In a shockingly malfeasant move, the Michigan state legislature is cutting food aide for its college students. Sighting abuse and faulty government oversight of the widely popular program, former State Supreme Court justice and current director of the Michigan Department of Human Services, Maura Corrigan, is dumping close to 30,000 students from the Michigan’s student food stamp program.
Disregarding the recent hikes in state tuition costs and the desperately high unemployment rate in Michigan — which is double for African Americans — Corrigan smugly told The Detroit News that students need to pull up their boot straps and find a way to make it through their college courses without federal assistance because way back when she was in college — you know, a time when college was affordable for all classes of people — that’s how she made it, even though she omitted she came from a well-to-do family out of Cleveland, Ohio.
“Maybe (students) could go get a part-time job — that’s what I did,” said Corrigan, a former justice of the Michigan Supreme Court who attended Detroit’s Marygrove College and University of Detroit Mercy School of Law.
Corrigan, who Republican Governor Rick Synder appointed to clean up the state’s welfare issues, wants to start reviewing the assets of applicants after a very public embarrassment led to a media upheaval over Michigan resident Leroy Fick, who remained eligible for food stamps and continued using them after he won $2 million in the state lottery TV show “Make Me Rich!” in June 2010.
To further complicate matters surrounding the cuts, disgraced former-Detroit mayor Kwame Kilpatrick, who was recently released from prison after serving time for violating probation and awaits trial on federal corruption charges, thought it was necessary to include in his memoir that he abused the food stamps program while he attended Florida A&M University in the late 1980s and early 1990s –basically, publicly shaming his mother, who was a state representative, and his father, who was a top Wayne County official during the time of Kilpatrick’s alleged fraud.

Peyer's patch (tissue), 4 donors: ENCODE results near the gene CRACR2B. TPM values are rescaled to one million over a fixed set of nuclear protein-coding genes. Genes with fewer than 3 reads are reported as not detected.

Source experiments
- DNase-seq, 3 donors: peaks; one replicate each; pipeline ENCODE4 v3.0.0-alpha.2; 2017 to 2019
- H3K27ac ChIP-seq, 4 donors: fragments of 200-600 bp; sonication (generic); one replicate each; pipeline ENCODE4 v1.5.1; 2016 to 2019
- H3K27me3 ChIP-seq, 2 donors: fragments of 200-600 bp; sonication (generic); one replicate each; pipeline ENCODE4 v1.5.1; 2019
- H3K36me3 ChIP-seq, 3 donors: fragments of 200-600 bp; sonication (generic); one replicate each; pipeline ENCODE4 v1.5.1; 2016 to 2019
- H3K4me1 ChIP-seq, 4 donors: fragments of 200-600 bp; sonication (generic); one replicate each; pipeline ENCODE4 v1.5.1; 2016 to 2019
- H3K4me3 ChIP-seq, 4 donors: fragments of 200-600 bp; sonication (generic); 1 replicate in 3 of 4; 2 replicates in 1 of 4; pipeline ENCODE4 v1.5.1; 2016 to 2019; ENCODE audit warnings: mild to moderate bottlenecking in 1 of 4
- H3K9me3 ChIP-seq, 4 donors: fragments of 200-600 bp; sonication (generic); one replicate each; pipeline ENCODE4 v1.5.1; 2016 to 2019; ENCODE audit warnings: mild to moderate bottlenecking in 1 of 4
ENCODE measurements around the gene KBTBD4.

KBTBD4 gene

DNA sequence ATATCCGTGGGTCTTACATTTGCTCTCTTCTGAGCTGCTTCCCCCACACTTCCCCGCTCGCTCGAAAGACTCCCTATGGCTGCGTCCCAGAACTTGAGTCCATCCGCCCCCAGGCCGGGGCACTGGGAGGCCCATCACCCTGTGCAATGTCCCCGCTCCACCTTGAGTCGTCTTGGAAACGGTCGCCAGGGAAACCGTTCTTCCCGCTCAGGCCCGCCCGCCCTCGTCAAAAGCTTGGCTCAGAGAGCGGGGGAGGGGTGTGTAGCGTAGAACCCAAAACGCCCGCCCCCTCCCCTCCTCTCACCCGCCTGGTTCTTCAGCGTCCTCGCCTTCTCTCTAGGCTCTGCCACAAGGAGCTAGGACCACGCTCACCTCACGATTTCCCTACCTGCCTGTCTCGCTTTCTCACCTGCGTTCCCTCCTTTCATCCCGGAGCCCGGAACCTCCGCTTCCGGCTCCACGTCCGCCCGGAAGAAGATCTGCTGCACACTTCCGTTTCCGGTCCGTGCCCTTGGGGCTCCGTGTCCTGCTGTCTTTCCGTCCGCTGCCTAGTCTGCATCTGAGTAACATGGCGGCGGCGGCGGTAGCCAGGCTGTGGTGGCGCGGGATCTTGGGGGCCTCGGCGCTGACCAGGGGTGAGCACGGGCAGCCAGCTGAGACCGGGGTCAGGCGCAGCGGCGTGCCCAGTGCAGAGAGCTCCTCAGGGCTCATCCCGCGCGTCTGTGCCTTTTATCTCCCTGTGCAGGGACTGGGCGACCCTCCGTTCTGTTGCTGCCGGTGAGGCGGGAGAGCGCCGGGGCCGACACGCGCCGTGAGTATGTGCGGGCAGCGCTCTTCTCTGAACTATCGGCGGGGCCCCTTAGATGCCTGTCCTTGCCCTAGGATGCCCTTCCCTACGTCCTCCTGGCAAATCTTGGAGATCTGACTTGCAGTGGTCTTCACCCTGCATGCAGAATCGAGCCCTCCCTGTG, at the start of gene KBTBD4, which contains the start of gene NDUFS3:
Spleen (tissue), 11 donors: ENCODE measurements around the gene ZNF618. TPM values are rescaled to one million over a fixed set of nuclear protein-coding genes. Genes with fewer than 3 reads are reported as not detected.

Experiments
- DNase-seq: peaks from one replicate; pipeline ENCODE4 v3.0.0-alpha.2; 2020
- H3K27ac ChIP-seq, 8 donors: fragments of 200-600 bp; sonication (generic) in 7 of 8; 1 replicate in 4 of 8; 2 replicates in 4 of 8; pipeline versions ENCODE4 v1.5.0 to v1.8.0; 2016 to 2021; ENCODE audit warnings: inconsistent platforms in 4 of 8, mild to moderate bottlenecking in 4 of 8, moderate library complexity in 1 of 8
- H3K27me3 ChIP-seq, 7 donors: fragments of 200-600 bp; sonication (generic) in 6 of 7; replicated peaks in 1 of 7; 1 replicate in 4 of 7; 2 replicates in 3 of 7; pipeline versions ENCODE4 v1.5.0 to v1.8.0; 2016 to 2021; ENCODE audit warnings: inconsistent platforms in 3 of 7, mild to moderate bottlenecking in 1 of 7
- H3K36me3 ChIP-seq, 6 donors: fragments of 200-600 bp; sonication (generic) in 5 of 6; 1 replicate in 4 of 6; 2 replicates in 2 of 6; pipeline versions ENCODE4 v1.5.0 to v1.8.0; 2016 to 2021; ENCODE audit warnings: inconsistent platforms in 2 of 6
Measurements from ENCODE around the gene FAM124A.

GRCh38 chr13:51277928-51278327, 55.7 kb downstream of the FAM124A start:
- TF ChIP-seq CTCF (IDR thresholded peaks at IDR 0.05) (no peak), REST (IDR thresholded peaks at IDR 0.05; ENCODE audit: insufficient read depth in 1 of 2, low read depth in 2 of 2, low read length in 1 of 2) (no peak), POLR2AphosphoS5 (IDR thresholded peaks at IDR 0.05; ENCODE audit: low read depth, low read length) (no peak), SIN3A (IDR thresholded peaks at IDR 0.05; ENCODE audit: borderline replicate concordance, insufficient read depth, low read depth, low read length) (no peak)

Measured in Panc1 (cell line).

Leave it up to politicians to use these aforementioned examples to justify a wide range of budget cuts and place unneeded stress on the average, struggling student’s lifestyle. Even though fraud is a very serious issue, which needs immediate attention, Corrigan should have handled this privately, including transparent, public records of her office’s cuts for all Michigan citizens to review upon request.
The Detroit News quotes a young Central Michigan student, who is now under scrutiny even though she uses the program properly in order to subsidize her and father’s grocery needs:
“Students should be focusing on their education, not whether or not they’ll be able to eat dinner or whether they can manage to find a job and balance it on top of their studies,”
In these times of great uncertainty, there has to be a careful and nuanced approach between cleaning up fiscal debts and providing support for the most vulnerable citizens. No politician wants anyone to starve, especially not the poor and people pursuing higher education, but focusing cuts on programs that disproportionally affect citizens in need of assistance will only cause more resentment towards established American principles, as young people continuously see their dreams of making out of poverty and debt turn radically into a nightmare.